This seems particularly dangerous, as even after joining the unit to my personal Wi-Fi, the unencrypted ISG-Demo continued to be broadcast and could still be accessed. If the SSH credentials were not changed, there is a potential for the system to become a network relay. I suggest changing /etc/hostapd.conf from the illustrated defaults to add a password.
With the provided HTML interface, there is not much that can be done with the data as a plot of only the previous 600 seconds of data can be made. As a result, I decided it would be worth exploring how to export the data from the sensor. This led me to find a number of important programs in /usr/local/bin/isg including the main sensor-capture program. By modifying the sensor-capture Python program, I added a UDP output of the raw sensor JSON to my desktop allowing me to capture the data from the demo kit without using the Amazon AWS connection.
Modifications will require a restart of the service with sudo service sensor-capture restart, although if you made a mistake, the service may not be able to start resulting in an error displaying in the HTML interface. Instead, it may be worthwhile to run the process interactively in the terminal so that exceptions are printed. Note that the word "capture" is misspelt in this error message.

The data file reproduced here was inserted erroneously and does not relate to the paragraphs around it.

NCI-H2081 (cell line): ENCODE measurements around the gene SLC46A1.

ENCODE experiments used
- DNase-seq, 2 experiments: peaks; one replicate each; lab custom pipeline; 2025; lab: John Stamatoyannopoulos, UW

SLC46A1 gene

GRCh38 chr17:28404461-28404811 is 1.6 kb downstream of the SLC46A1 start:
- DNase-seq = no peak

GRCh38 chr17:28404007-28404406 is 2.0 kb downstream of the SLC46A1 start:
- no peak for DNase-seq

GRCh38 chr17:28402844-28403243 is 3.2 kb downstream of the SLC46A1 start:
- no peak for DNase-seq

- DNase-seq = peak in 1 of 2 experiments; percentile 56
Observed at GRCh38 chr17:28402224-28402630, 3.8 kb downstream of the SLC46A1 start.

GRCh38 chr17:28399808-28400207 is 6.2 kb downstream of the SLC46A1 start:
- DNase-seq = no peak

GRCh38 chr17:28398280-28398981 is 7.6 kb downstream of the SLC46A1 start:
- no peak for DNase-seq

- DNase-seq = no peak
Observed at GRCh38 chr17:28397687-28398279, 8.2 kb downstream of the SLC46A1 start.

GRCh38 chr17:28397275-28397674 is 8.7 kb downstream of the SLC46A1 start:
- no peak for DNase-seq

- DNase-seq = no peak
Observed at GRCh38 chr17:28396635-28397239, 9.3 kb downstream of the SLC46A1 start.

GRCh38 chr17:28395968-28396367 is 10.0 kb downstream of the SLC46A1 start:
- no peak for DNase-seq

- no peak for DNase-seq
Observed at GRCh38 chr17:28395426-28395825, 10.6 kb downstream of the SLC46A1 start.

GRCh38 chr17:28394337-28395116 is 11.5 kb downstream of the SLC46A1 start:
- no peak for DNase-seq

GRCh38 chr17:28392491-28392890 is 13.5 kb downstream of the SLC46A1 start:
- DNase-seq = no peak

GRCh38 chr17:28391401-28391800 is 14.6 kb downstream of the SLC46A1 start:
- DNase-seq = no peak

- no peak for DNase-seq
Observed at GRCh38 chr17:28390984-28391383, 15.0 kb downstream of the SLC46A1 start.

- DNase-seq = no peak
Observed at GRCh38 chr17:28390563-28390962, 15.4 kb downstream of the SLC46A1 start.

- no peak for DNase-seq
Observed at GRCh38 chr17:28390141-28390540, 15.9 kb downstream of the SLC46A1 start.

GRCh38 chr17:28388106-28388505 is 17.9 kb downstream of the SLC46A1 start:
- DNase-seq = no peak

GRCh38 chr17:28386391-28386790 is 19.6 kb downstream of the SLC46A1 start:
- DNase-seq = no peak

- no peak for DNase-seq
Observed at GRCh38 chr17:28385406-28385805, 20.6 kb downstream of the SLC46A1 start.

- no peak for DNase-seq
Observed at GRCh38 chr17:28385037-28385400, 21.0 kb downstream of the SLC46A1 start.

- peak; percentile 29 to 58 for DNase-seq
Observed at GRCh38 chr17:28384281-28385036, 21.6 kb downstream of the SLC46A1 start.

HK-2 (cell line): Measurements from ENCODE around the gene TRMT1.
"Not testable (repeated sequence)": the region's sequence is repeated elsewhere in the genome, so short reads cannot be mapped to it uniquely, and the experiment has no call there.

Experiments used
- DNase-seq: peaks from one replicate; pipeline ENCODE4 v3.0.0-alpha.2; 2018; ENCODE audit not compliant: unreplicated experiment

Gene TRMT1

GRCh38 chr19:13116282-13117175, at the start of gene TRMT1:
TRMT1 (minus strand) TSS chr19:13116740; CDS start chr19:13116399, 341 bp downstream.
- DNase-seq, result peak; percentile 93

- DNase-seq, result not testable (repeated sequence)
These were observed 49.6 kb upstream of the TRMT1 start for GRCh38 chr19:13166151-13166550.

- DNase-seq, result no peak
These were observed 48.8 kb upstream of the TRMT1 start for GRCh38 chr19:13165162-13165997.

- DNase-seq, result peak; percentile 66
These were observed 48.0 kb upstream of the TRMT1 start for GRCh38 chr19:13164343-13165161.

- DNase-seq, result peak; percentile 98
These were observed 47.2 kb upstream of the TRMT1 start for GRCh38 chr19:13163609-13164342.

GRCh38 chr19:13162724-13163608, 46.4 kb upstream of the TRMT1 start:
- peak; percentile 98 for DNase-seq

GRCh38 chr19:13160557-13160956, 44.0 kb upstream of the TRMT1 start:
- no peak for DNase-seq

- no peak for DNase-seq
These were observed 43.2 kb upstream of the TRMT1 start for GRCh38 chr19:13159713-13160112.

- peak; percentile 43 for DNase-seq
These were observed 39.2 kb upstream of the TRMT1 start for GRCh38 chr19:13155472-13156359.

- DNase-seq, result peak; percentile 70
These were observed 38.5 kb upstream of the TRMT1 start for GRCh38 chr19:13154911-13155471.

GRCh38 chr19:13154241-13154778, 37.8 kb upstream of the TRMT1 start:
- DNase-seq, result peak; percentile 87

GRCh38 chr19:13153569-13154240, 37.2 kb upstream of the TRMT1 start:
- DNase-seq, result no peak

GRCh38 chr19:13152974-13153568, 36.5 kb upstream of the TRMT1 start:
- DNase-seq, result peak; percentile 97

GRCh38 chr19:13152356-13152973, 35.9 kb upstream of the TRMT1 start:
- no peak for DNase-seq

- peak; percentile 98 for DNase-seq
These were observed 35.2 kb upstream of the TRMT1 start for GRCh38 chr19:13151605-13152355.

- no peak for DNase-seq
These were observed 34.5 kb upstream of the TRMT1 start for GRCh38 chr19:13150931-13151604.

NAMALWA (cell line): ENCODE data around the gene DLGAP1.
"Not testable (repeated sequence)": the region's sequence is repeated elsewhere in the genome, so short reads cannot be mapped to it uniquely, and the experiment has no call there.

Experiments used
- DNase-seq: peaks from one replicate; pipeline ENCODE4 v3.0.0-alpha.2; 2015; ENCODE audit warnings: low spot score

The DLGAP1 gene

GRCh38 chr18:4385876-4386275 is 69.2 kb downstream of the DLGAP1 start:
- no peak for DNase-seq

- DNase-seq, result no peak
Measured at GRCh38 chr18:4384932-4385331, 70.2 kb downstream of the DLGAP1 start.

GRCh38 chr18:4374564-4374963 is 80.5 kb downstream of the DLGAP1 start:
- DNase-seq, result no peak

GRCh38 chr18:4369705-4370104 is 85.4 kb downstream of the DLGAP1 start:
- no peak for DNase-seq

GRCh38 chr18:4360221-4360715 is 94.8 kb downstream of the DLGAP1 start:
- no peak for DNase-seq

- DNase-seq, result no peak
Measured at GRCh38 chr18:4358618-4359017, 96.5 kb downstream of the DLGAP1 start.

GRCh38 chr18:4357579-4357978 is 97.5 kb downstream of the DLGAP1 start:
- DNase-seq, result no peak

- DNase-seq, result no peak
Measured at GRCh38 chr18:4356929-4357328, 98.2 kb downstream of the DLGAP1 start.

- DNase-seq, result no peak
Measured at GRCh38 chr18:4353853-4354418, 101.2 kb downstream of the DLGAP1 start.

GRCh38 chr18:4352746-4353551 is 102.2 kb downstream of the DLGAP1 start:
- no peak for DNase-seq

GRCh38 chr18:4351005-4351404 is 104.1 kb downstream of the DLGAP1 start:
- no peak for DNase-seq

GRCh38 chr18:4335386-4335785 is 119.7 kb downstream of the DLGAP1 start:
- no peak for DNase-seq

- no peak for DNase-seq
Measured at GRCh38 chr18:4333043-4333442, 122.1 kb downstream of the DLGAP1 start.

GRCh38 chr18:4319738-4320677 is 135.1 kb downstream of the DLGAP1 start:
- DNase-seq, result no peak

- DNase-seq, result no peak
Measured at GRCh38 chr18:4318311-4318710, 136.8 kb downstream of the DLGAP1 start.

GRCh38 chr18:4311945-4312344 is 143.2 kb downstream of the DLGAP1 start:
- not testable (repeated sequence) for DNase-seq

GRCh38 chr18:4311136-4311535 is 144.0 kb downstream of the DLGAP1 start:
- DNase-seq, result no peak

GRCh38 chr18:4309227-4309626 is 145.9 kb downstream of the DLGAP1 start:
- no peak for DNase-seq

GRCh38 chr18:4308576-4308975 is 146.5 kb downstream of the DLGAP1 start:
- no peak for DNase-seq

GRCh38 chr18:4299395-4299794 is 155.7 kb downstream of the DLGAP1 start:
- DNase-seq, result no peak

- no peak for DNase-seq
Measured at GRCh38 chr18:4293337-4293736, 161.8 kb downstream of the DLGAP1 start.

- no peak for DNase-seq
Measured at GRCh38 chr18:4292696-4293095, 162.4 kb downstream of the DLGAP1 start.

Channel configurations were discovered to be stored in /etc/default/zwir-conf-ch although modifications did result in problems as the cube firmware appears to have a limitation of two pre-selected channels and the hub software would not accept the region as having been set. Web interface files were found in /var/www and executables in /usr/lib/cgi-bin. There are also some unrelated libraries in the home folder. Modifications are at your own risk as IDT do not provide any publicly available restore image. Not having any documentation in this regard has cost a number of hours of experimentation to attempt to understand what is being done.